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Pickle Me This

May 2, 2007

Divisadero by Michael Ondaatje

In the midst of Divisadero, when I was asked if it was a good book, I wasn’t sure how to answer. “It’s a good book,” I supposed, “because I’m not sure Michael Ondaatje is not in the habit of writing bad books.” But I was not convinced from where I stood. Which is not to say that reading Divisadero was not an absolute pleasure, but I couldn’t tell where the plot was going. Where the plot eventually went, I could never have foreseen. Even now, having finished the book, I’m still not sure what to make of it, but then my response to that is to want to read it all over again.

Divisadero has a plot– an unconventional family, their ties forever severed by an act of brutal violence. One sister is researching the life of a French writer whose own story becomes the focus of the latter half of the book. Between the siblings’ separate lives and the life of the writer, Ondaatje draws connections through parallelesque plot lines, recurring symbols, characters haunted by their counterparts. But these connections are not in symmetry– symmetry would be too easy. And nothing is easy here. These connections are only suggestions, some of the story was so inaccessible to me (mainly due to my lack of familiarity with matters as divergent as the work of Balzac and the rules of Texas Hold’em), time shifts, narrative shifts, as a reader you are led you know not where.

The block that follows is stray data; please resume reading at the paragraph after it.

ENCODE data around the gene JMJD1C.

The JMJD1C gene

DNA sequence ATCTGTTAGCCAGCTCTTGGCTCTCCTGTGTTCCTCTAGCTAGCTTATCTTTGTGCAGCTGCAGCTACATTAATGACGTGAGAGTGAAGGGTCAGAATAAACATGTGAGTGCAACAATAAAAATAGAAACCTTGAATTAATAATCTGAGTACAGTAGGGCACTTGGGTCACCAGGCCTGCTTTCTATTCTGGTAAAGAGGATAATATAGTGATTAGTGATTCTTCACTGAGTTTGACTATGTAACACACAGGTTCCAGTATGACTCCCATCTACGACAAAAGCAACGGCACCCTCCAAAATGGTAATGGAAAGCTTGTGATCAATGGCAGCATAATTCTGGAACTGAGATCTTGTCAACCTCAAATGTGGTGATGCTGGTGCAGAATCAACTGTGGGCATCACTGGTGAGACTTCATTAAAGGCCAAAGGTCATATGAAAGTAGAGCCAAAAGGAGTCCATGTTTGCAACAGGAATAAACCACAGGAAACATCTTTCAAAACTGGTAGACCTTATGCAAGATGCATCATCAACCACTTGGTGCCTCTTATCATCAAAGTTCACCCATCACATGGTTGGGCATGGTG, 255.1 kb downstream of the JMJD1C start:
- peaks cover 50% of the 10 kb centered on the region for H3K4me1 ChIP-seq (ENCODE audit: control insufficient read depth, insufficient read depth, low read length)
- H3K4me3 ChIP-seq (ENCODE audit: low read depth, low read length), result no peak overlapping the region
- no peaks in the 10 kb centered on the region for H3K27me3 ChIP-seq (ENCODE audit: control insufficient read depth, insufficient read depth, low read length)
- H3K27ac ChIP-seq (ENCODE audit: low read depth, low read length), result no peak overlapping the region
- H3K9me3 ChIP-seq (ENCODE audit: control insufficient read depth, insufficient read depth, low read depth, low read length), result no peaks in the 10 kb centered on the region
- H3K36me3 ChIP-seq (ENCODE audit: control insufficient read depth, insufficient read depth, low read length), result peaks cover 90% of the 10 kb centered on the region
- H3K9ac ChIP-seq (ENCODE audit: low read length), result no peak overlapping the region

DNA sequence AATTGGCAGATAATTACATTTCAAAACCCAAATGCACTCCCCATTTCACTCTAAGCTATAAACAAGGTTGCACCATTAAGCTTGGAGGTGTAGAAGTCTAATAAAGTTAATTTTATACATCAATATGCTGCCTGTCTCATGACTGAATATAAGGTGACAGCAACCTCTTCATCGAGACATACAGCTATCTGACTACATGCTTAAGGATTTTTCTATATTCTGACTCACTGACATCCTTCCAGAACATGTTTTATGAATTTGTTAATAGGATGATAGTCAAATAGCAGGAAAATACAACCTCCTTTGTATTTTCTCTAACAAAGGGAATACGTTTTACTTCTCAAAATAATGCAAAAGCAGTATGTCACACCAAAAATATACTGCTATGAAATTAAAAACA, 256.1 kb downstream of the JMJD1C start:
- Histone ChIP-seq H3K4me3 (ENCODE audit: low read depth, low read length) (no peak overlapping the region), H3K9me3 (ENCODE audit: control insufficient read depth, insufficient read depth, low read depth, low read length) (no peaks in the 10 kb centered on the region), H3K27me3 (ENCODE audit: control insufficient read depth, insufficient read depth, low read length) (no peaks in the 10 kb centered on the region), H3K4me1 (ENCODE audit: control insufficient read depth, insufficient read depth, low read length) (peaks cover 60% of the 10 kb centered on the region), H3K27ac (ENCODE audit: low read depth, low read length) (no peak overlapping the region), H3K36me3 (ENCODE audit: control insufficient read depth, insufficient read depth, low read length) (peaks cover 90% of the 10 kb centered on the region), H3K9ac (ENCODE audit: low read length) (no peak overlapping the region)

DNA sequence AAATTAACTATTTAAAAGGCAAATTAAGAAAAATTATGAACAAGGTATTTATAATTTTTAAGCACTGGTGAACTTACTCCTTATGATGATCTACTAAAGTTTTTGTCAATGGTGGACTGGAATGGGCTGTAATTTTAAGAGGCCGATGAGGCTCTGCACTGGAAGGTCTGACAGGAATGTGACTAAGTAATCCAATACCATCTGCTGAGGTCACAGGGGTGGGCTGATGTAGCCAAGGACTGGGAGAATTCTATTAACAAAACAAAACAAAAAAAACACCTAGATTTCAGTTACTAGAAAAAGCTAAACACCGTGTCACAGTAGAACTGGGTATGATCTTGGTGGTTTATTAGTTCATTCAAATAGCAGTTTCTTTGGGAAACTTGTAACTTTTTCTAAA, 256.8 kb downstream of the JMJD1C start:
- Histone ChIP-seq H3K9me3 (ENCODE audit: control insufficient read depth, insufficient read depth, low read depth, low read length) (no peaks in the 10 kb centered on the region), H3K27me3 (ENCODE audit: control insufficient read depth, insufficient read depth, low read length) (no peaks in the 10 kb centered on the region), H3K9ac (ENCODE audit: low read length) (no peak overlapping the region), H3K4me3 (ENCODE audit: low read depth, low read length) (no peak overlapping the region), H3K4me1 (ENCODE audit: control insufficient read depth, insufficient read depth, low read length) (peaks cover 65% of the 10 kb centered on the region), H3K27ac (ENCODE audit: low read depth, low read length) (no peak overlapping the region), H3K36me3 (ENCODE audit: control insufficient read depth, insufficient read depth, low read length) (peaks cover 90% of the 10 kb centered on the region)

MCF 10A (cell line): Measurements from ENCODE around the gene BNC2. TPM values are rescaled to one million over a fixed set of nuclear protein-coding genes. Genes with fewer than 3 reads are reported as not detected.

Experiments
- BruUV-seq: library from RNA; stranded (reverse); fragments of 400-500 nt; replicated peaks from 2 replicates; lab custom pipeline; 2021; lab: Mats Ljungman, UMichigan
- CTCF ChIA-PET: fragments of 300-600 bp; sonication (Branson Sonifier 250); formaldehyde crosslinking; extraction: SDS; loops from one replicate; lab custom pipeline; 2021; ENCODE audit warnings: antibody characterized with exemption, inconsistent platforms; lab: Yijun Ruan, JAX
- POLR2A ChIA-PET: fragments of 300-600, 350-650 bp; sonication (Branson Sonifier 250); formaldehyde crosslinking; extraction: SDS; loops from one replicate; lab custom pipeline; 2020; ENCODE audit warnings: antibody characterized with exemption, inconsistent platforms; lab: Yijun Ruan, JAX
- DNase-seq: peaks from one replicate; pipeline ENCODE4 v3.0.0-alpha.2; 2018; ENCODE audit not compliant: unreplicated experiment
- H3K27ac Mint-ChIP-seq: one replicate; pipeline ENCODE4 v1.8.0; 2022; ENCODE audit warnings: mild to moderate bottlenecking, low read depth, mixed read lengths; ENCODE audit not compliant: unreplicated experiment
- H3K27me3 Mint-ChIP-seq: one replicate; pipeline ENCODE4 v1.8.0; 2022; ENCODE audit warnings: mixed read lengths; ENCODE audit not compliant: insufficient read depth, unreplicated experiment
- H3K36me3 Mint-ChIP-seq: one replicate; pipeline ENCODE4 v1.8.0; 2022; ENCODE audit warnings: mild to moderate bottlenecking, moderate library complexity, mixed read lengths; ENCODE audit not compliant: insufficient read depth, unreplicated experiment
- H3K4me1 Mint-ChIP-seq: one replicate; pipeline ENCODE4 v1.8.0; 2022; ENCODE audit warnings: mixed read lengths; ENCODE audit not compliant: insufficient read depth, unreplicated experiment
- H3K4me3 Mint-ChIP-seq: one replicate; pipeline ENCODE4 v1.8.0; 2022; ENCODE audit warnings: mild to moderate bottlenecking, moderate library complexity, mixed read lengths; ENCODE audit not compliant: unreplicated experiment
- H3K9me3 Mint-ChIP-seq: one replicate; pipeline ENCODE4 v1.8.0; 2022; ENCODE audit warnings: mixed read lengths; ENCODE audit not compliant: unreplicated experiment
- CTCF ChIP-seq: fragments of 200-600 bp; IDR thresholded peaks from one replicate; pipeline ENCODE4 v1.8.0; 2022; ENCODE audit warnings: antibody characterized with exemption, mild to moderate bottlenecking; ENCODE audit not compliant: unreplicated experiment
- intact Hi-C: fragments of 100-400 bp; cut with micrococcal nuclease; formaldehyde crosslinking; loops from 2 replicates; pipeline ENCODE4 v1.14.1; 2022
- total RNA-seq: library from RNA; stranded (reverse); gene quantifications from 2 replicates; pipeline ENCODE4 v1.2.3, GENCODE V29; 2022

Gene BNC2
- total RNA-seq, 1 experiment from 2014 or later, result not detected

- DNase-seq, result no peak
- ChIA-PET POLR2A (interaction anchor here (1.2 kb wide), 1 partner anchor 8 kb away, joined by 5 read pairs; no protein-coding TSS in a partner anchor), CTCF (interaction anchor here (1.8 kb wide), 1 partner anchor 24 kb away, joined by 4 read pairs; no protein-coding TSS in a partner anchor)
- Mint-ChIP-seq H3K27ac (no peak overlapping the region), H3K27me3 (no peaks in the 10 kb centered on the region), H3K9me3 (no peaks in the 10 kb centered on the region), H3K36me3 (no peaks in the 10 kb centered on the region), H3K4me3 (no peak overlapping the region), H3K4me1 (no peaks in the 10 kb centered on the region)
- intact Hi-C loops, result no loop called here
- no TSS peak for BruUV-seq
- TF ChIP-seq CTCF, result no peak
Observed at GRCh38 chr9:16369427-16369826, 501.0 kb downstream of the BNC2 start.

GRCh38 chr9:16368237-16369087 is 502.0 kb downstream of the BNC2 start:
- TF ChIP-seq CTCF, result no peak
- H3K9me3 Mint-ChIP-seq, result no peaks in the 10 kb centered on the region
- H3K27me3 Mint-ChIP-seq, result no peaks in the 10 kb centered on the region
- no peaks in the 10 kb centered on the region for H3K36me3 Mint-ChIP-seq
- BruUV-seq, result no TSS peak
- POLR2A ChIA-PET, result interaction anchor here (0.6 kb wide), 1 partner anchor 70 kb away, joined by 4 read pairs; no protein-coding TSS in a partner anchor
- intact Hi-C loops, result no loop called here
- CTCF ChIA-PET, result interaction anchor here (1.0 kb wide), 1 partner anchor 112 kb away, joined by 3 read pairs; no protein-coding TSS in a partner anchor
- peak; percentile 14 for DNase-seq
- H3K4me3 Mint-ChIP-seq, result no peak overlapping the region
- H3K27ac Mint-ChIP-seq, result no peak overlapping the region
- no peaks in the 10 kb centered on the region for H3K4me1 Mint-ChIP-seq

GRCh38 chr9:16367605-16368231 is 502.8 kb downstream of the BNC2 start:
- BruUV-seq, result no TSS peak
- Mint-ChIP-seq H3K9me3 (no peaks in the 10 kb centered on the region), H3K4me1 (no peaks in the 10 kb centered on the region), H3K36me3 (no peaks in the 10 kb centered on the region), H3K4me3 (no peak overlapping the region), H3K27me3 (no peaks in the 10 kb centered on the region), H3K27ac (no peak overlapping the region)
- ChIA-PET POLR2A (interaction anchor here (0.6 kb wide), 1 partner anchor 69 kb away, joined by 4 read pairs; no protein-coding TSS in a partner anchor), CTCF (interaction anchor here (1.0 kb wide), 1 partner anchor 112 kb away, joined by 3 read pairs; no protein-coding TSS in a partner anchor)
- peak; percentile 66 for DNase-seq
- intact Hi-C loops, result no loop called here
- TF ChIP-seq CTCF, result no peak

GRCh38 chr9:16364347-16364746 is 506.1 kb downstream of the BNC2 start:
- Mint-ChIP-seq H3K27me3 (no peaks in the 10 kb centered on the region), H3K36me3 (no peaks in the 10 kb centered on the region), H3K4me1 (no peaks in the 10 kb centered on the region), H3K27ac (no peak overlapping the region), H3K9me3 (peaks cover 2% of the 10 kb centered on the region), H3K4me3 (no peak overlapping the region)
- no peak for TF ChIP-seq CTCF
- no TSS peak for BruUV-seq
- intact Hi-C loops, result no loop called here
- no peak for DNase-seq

And yet I trusted this writer completely. Clearly, I felt, I was in competant hands. This was not based solely on the writer’s reputation either, but rather the strength of the prose, the beauty of the imagery, the structure of the novel which demanded my engagement, no matter what else conspired to shut me out of it. Ondaatje’s ending tied up ends, not neatly of course, but in a way that cast the whole novel in a new light, which is why I so want to read it again. That so much can be obscured but made satisfying is a testament to great work. Similarly, that a book can be an abstraction, and yet well and truly solid.

One thought on “Divisadero by Michael Ondaatje”

  1. Beth says:

    I was just given an autographed copy of this book!
    Thrilled about that and really looking forward to reading it.
    Good review – I suspect I too will be at a loss as to some aspects (Balzac, Texas Hold’em…)

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